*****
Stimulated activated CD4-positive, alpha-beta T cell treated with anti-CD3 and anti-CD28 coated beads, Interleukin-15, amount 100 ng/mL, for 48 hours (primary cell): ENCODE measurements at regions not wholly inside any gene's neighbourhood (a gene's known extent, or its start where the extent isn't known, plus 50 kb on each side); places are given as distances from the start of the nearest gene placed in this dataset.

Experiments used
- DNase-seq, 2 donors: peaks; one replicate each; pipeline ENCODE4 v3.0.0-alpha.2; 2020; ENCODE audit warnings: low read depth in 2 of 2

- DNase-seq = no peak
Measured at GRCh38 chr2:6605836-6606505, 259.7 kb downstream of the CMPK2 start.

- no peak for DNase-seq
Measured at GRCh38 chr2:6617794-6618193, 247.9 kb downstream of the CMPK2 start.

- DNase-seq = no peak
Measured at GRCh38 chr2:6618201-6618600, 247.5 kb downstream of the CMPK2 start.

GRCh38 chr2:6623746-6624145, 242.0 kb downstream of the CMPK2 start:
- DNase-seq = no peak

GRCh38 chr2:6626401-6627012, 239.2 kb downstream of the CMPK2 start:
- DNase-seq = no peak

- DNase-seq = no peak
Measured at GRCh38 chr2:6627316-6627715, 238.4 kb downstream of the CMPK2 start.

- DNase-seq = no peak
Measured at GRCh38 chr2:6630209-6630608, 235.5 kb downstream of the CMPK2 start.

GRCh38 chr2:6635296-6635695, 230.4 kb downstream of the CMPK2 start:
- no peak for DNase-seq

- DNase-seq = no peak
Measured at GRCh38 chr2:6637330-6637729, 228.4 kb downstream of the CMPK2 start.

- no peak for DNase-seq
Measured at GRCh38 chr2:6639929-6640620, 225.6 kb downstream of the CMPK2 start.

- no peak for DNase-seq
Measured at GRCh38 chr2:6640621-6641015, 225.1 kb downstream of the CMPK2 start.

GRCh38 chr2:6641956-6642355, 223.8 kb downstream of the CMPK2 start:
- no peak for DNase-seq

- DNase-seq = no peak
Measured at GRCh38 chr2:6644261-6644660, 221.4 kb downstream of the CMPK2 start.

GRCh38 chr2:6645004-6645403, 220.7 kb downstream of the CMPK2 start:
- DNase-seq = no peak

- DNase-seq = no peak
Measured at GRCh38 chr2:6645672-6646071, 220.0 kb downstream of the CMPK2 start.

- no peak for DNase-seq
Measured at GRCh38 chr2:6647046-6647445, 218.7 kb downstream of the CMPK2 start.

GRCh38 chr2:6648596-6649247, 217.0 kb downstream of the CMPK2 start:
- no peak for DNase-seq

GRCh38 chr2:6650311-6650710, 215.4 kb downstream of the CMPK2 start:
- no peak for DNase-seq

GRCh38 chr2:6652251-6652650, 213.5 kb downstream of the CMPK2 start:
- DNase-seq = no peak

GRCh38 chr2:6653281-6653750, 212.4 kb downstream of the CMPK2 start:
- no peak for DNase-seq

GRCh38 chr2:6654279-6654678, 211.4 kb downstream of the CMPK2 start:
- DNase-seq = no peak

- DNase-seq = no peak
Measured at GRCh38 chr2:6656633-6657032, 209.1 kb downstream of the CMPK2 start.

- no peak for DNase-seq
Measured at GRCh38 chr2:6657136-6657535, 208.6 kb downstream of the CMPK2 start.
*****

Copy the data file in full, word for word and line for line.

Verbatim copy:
Stimulated activated CD4-positive, alpha-beta T cell treated with anti-CD3 and anti-CD28 coated beads, Interleukin-15, amount 100 ng/mL, for 48 hours (primary cell): ENCODE measurements at regions not wholly inside any gene's neighbourhood (a gene's known extent, or its start where the extent isn't known, plus 50 kb on each side); places are given as distances from the start of the nearest gene placed in this dataset.

Experiments used
- DNase-seq, 2 donors: peaks; one replicate each; pipeline ENCODE4 v3.0.0-alpha.2; 2020; ENCODE audit warnings: low read depth in 2 of 2

- DNase-seq = no peak
Measured at GRCh38 chr2:6605836-6606505, 259.7 kb downstream of the CMPK2 start.

- no peak for DNase-seq
Measured at GRCh38 chr2:6617794-6618193, 247.9 kb downstream of the CMPK2 start.

- DNase-seq = no peak
Measured at GRCh38 chr2:6618201-6618600, 247.5 kb downstream of the CMPK2 start.

GRCh38 chr2:6623746-6624145, 242.0 kb downstream of the CMPK2 start:
- DNase-seq = no peak

GRCh38 chr2:6626401-6627012, 239.2 kb downstream of the CMPK2 start:
- DNase-seq = no peak

- DNase-seq = no peak
Measured at GRCh38 chr2:6627316-6627715, 238.4 kb downstream of the CMPK2 start.

- DNase-seq = no peak
Measured at GRCh38 chr2:6630209-6630608, 235.5 kb downstream of the CMPK2 start.

GRCh38 chr2:6635296-6635695, 230.4 kb downstream of the CMPK2 start:
- no peak for DNase-seq

- DNase-seq = no peak
Measured at GRCh38 chr2:6637330-6637729, 228.4 kb downstream of the CMPK2 start.

- no peak for DNase-seq
Measured at GRCh38 chr2:6639929-6640620, 225.6 kb downstream of the CMPK2 start.

- no peak for DNase-seq
Measured at GRCh38 chr2:6640621-6641015, 225.1 kb downstream of the CMPK2 start.

GRCh38 chr2:6641956-6642355, 223.8 kb downstream of the CMPK2 start:
- no peak for DNase-seq

- DNase-seq = no peak
Measured at GRCh38 chr2:6644261-6644660, 221.4 kb downstream of the CMPK2 start.

GRCh38 chr2:6645004-6645403, 220.7 kb downstream of the CMPK2 start:
- DNase-seq = no peak

- DNase-seq = no peak
Measured at GRCh38 chr2:6645672-6646071, 220.0 kb downstream of the CMPK2 start.

- no peak for DNase-seq
Measured at GRCh38 chr2:6647046-6647445, 218.7 kb downstream of the CMPK2 start.

GRCh38 chr2:6648596-6649247, 217.0 kb downstream of the CMPK2 start:
- no peak for DNase-seq

GRCh38 chr2:6650311-6650710, 215.4 kb downstream of the CMPK2 start:
- no peak for DNase-seq

GRCh38 chr2:6652251-6652650, 213.5 kb downstream of the CMPK2 start:
- DNase-seq = no peak

GRCh38 chr2:6653281-6653750, 212.4 kb downstream of the CMPK2 start:
- no peak for DNase-seq

GRCh38 chr2:6654279-6654678, 211.4 kb downstream of the CMPK2 start:
- DNase-seq = no peak

- DNase-seq = no peak
Measured at GRCh38 chr2:6656633-6657032, 209.1 kb downstream of the CMPK2 start.

- no peak for DNase-seq
Measured at GRCh38 chr2:6657136-6657535, 208.6 kb downstream of the CMPK2 start.